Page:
<p>How many of you know that the Baillieu has a Second Folio? Or a page from the Gutenberg Bible?</p>
I’m turning the pages of a Second Folio of Shakespeare’s work, dating from 1632. The history washes over me like some kind of weird radiation. The pages are old, but the words printed on them are as vibrant as ever.
But I’m not fossicking with a torch through the Tower of London – as much fun as that would be – I’m still in Melbourne, at the University. In the Baillieu Library.
How many of you know that the Baillieu has a Second Folio? Or a page from the Gutenberg Bible? These innocuous bundles of paper shaped the world as we know it today. If more modern literature is your thing, perhaps you’d like to know that we’ve recently acquired a full set of Verve magazine, dating between 1937 and 1960, with contributions from Matisse, Picasso, Miró, Joyce, Sartre, Camus and Hemingway?
The Baillieu’s Special Collections holds over 250,000 items and, in my opinion, perfectly strikes the “balance between access and preservation,” as Susan Millard, the Cultural Collections librarian at the Baillieu, explains it to me.
Susan takes me to the Rare Book Room, which was started from the private collection of the University’s first consultant bibliographer, Dr. John Orde Poynton.
The books within not only include the Second Folio and Gutenberg page mentioned previously, but an early edition of Machiavelli’s The Prince, an ‘artist’s book’ with words by Dadaist Tristan Tzara and art by Surrealist Joan Miró, a Schoeffer Bible (Gutenberg’s apprentice) and a Nuremberg Chronicle – one of the earliest world histories.
The oldest item in the room dates from 1350: a medieval illuminated manuscript small enough to fit in the palm of your hand. The University only owns one half, with the other housed somewhere in Oxford. Manuscripts like this one, along with the Nuremberg Chronicle and the works of Gutenberg and Schoeffer, are referred to as incunabula – early printed texts, dating pre-1500.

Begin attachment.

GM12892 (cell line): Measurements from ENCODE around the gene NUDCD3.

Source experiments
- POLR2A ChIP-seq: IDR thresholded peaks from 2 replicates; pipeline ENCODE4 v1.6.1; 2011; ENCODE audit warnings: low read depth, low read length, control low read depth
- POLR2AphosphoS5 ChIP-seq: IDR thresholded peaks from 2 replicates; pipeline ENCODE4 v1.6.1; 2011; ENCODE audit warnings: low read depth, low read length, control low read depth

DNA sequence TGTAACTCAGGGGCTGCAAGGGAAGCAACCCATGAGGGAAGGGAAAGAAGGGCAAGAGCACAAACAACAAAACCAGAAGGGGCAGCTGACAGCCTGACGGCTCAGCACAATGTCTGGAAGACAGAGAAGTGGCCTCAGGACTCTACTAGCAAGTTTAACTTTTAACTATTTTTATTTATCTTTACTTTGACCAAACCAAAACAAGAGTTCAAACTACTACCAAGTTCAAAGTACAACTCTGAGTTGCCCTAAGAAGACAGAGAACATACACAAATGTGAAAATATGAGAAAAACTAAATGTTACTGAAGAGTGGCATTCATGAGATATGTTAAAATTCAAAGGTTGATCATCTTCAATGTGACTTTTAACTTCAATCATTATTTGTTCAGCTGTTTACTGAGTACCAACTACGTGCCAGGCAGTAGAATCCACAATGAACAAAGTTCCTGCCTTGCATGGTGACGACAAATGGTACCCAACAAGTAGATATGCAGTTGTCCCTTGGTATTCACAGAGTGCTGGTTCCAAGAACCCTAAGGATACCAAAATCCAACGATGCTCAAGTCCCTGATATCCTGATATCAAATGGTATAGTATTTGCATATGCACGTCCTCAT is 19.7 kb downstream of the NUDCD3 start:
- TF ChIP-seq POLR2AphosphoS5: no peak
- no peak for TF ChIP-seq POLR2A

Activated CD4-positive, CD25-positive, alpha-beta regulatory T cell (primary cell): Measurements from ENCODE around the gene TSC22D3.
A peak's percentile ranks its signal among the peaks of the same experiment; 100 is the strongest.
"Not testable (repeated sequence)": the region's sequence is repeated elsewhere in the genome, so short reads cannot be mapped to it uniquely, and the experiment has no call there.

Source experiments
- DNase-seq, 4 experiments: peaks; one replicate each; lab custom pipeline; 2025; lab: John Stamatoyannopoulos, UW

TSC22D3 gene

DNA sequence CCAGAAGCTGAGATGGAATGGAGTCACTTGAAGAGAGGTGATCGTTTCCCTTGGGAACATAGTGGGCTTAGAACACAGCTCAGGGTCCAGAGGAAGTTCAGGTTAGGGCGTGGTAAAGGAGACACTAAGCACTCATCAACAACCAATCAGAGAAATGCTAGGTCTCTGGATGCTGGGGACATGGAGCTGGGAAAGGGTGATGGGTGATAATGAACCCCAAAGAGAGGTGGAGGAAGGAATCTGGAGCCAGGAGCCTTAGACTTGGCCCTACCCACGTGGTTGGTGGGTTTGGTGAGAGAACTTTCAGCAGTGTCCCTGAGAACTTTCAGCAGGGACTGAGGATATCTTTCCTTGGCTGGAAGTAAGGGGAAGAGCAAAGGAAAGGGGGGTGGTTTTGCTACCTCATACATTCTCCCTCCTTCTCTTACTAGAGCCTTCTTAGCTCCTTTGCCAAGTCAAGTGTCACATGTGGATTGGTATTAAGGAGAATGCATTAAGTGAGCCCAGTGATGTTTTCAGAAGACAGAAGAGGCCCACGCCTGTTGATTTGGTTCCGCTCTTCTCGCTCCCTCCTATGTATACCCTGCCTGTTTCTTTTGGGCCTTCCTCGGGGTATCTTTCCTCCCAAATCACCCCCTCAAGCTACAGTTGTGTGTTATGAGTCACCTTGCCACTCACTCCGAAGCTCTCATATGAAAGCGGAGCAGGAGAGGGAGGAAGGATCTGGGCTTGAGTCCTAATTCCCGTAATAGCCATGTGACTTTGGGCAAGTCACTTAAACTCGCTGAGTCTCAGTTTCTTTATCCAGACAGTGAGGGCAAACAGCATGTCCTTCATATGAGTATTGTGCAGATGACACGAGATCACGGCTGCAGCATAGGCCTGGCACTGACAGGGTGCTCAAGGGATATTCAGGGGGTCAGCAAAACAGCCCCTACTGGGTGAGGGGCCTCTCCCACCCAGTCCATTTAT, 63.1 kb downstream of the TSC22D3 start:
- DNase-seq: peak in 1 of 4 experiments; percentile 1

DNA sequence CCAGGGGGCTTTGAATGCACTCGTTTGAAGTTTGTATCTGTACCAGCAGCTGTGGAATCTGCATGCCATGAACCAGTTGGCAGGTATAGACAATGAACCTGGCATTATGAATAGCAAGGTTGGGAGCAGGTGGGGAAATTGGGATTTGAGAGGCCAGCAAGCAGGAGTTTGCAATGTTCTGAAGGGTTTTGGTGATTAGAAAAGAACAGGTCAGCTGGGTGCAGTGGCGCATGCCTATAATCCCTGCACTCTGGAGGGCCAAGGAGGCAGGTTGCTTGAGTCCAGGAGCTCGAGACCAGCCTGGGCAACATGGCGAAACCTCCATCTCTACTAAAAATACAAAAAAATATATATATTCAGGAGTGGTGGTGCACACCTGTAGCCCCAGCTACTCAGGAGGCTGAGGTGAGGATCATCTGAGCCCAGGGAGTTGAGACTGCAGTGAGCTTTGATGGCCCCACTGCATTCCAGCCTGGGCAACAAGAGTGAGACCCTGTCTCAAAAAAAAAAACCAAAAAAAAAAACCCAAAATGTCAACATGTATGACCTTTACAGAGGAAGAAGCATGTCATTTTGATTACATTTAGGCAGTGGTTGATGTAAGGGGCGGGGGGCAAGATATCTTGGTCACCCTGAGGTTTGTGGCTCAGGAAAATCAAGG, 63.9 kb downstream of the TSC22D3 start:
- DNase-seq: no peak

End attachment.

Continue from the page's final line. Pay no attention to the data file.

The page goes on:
Poynton’s collection also includes an entire room of the works of Sir Walter Scott. Edition upon edition crowd the shelves. Susan tells me she thinks it’s “a psychology thing… the collecting bug.”
Looking at a collection like this, I can believe it. Poynton was not the only contributor after all: there’s the Ian McLaren Collection – one of the largest collections of Australian literature and ephemera – and the BX Collection, where histories of Scotland rub shoulders with Casanova’s diaries. In the 1960s, anything published pre-1900 was taken from the Library’s open shelves and moved to this collection.
I ask Susan if she has a favourite. “How can you?” she says. It’s an answer that makes a lot of sense.
In short – there are a lot of incredible books in that library of ours. The texts on display on the ground floor (currently showcasing “Japanese Wonders”) are just the tip of the iceberg.
But that’s not even the best part.
Some people describe the Rare Book Room as a ‘museum of the book’. But, when I ask her about the future of the book in general, Susan hopes that this is not how it will be remembered. So far in 2015, 220 students have attended classes examining and better understanding up to 234 rare books. These books are not locked away in an ivory tower. They are all around us, not only to be treasured but also to be enjoyed and experienced. Student engagement is still very much what the Baillieu is all about.
I do my journalistic duty and ask Susan for the one thing she would say to the readers of Farrago. “Please come and visit our wonderful collection,” she replies with a smile.
There are those who say the book is dead. Those people haven’t visited the Baillieu.